In Sweden, a hobby cartographer accidentally came across a Bronze Age discovery that is being described as a 2,500-year-old treasure trove. The startling discovery has made headlines and archaeologists are curious, naturally.
The treasure comprises 50 pieces of jewelry and other relics in the set, say the authorities. It is a significant discovery that throws light on Bronze Age ornaments.
Subscribe to our Newsletter!
Receive selected content straight into your inbox.
The location of the fortuitous discovery is in a forest about 31 miles (50 km) from Alingsås, a town in southwest Sweden. The jewelry set also includes necklaces and clasps dating back to 500 B.C. The cartographer was busy updating a map when he made the spectacular discovery.
2,500-year-old treasure trove found in Alingsås forest
The Bronze Age treasure was discovered in the forest beside some rocks. It is assumed that some wild animals dug them up while searching for food. The treasure was found by Tomas Karlsson, who was busy mapping the area for orienteering.
The hobby cartographer initially thought the pieces were nothing more than rubbish. He said in an interview: “It looked like scrap metal. At first, I thought: Is there a lamp there?” On closer inspection, he found the pieces looked great. The pieces looked quite new and that made him think for a while they could be fake. However, he decided to take the pieces to the local authorities for verification and they called in the archaeologists.
The University of Gothenburg’s archaeologist and Professor Johan Ling then led a team of experts and they collected and examined the treasure items carefully. They deployed laser scanning techniques and metal detectors to determine the approximate age of the ornaments.
The university statement says the items were possibly hidden in the forest by members of a wealthy family. It could be owing to a burial or there could be other factors too. The majority of the items found are decorative in nature, like foot rings, bracelets, and necklaces. However, there are items like horse spurs and a rod in the set, things that a woman does not typically wear or need.
Madelene Skogberg, who is a local Cultural Affairs Committee conservator, said: “All the artifacts were essentially intact. For them to be so well preserved is unique, and it is likely they would have remained there unless an animal had decided to build its nest there.”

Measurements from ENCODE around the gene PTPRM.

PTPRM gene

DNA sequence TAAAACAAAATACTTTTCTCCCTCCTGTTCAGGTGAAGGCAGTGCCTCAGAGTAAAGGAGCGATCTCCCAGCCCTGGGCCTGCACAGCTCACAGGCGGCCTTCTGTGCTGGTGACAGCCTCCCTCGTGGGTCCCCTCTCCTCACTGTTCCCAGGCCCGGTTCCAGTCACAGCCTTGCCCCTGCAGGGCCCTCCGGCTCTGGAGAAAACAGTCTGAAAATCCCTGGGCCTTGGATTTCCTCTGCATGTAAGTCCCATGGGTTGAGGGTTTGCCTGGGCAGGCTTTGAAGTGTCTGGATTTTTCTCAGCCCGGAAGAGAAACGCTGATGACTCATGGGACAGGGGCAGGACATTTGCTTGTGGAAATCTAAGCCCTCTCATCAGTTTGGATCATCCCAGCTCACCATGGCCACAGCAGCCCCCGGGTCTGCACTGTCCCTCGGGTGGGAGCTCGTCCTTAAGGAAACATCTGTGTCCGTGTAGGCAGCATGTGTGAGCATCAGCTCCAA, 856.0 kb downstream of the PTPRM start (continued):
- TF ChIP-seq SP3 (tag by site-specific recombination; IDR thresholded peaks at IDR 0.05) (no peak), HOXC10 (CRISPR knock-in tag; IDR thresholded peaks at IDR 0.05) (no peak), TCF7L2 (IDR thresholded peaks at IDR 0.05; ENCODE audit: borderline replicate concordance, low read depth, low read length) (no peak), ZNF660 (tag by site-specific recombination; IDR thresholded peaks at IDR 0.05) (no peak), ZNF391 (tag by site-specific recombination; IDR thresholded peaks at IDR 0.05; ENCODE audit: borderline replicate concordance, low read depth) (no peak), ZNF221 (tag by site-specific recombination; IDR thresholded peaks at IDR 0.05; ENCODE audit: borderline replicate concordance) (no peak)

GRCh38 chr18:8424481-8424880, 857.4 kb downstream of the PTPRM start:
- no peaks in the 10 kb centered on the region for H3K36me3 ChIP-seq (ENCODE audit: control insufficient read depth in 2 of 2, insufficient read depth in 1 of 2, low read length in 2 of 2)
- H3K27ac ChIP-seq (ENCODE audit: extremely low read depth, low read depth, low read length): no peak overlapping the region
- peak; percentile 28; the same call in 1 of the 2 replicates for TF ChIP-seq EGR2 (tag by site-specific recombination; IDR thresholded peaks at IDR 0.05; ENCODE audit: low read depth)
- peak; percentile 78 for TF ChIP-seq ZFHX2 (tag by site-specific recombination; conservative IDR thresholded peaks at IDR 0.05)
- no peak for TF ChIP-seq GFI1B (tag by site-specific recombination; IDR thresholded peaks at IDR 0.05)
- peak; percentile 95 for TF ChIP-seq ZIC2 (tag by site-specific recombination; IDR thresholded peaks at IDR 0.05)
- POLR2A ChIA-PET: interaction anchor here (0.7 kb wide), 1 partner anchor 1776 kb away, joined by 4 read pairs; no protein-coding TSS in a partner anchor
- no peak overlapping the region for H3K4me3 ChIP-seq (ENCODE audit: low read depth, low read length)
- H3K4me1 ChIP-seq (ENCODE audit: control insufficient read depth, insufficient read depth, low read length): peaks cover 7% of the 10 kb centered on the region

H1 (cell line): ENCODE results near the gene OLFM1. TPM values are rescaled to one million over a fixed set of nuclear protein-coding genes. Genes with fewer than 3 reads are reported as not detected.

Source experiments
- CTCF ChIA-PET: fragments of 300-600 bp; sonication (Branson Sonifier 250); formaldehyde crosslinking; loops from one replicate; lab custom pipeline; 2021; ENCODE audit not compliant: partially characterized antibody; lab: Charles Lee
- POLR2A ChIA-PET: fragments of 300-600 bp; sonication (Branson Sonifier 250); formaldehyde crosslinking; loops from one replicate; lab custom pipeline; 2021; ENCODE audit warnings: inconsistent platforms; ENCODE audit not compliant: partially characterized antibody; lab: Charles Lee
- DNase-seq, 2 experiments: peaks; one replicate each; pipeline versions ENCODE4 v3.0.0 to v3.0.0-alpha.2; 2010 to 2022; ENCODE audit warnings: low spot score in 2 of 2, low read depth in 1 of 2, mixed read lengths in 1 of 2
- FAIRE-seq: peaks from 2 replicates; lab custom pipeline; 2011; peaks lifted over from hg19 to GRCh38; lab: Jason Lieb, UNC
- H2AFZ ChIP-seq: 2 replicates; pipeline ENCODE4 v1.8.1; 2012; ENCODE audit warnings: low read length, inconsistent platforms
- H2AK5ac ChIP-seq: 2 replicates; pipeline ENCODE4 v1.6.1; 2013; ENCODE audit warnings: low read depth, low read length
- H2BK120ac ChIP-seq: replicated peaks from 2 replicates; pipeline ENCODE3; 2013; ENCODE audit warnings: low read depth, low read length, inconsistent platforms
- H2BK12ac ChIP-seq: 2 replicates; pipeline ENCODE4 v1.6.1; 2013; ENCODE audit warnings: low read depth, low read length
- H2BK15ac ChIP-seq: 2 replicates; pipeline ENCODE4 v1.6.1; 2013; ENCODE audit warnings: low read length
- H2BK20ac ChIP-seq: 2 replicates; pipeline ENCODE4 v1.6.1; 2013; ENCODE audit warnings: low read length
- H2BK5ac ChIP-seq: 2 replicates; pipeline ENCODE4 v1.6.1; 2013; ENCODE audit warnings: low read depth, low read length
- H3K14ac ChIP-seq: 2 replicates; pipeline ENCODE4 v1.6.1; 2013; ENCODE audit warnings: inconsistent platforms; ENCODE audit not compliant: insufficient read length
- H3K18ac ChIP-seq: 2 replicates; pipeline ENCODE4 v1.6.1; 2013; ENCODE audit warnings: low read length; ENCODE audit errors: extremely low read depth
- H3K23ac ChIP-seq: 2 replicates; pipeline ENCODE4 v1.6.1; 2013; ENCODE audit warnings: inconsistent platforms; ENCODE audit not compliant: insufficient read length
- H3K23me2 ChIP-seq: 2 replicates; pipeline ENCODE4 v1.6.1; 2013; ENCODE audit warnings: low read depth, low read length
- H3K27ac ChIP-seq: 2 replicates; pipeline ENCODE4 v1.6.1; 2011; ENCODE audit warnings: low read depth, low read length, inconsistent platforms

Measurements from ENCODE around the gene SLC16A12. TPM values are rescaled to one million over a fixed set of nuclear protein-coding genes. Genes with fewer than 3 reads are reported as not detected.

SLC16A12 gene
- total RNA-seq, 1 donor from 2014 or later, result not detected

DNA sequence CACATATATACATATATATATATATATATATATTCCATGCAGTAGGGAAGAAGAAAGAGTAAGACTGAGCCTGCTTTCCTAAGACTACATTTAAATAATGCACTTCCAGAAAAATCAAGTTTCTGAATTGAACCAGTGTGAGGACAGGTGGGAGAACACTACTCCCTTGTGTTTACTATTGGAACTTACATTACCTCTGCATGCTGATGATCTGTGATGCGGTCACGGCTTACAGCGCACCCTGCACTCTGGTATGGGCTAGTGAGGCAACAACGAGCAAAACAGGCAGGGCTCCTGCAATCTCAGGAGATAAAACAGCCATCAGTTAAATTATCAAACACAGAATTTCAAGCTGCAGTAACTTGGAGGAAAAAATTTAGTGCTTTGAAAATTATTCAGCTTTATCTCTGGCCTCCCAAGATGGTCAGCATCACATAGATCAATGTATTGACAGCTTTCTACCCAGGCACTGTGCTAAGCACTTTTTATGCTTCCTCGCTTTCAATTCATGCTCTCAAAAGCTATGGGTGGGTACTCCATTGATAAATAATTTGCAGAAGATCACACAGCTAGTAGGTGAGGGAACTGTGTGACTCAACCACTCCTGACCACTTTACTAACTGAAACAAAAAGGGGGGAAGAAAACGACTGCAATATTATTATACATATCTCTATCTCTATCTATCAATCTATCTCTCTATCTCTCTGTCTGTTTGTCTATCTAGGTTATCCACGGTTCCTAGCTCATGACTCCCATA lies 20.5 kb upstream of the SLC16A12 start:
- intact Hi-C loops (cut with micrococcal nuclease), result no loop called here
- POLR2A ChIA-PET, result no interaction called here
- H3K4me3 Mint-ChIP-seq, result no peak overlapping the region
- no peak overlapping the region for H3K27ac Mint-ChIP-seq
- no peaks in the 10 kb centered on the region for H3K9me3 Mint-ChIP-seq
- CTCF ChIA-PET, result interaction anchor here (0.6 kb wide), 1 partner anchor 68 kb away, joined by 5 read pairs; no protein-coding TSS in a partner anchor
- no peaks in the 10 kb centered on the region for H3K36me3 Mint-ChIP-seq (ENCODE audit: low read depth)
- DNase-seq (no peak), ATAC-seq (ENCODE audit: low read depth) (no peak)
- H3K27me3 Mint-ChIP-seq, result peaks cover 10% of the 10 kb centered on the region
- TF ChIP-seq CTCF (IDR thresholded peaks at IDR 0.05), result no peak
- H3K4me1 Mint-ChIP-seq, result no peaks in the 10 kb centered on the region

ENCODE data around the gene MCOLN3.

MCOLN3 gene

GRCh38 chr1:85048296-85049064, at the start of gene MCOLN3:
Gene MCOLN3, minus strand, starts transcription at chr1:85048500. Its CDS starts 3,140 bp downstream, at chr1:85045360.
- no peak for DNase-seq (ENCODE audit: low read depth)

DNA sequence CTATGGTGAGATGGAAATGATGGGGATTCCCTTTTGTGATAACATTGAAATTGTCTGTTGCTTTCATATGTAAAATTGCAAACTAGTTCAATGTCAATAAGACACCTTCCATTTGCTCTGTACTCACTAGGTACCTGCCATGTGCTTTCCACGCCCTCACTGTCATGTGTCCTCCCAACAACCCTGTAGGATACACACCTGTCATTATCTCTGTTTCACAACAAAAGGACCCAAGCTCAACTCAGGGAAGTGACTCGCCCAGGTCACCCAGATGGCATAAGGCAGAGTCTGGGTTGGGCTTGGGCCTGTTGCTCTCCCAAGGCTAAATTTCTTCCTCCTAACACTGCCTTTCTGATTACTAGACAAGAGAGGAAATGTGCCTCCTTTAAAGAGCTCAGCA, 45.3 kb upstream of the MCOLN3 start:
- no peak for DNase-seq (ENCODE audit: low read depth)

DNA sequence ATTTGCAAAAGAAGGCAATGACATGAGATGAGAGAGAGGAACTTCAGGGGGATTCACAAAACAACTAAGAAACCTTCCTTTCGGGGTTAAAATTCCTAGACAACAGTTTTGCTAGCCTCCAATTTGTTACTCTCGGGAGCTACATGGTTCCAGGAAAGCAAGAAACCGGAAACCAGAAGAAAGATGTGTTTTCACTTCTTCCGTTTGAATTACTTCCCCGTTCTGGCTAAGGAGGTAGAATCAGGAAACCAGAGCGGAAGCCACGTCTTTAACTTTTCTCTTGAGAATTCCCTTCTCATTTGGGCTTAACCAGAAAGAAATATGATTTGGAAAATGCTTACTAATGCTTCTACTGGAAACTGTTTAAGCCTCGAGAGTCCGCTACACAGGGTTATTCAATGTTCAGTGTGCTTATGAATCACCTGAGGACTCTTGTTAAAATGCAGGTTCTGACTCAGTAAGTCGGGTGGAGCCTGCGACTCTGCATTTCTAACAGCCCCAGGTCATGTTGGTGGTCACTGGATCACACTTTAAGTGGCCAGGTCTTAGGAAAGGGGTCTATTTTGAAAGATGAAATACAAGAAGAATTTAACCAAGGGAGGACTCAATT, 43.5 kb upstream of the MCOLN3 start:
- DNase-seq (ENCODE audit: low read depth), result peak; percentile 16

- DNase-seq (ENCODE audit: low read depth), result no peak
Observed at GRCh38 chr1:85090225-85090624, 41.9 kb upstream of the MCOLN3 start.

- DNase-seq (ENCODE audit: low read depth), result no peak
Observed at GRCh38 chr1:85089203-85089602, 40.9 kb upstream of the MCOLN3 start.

The archaeologists are of the view that high-society women belonging to the Nordic Bronze Age used such Bronze ornaments to adorn the body. Professor Johan Ling said about the treasure: “Most of the finds are made of bronze and can be attributed to a woman of high standing in society. They have been used to adorn different body parts, such as necklaces, bracelets, and ankle bracelets, but there were also large needles and eyelets used to decorate and hold up different pieces of clothing, probably made of wool.”
Some of these items are in very good condition, and that is why the cartographer thought they were new. The remaining items are a little affected by the ravages of time and weather elements.
The discovery has created a sensation in archaeological circles. The researchers are now busy checking the deposit site. It is possible that there could be some more such ornaments deposited in the area.
The National Museum of Denmark feels during the Bronze Age, bronze and gold metalworking were used a lot. Interestingly, some of the artifacts that were found were not commonly used in Sweden in the bronze era and so the possibility of trading with adjacent nations does exist.
Usually, the ancient tribes stored such items in sites they considered sacred and not in a forest.
Sweden’s National Heritage Board will now determine if Mr. Karlsson is going to be credited for this amazing discovery. If they consider that the cartographer should get the credit, he may be rewarded. Karlsson however said that he is not expecting to be rewarded for the discovery of the antique treasure. He added that the thrill of discovery was satisfying enough.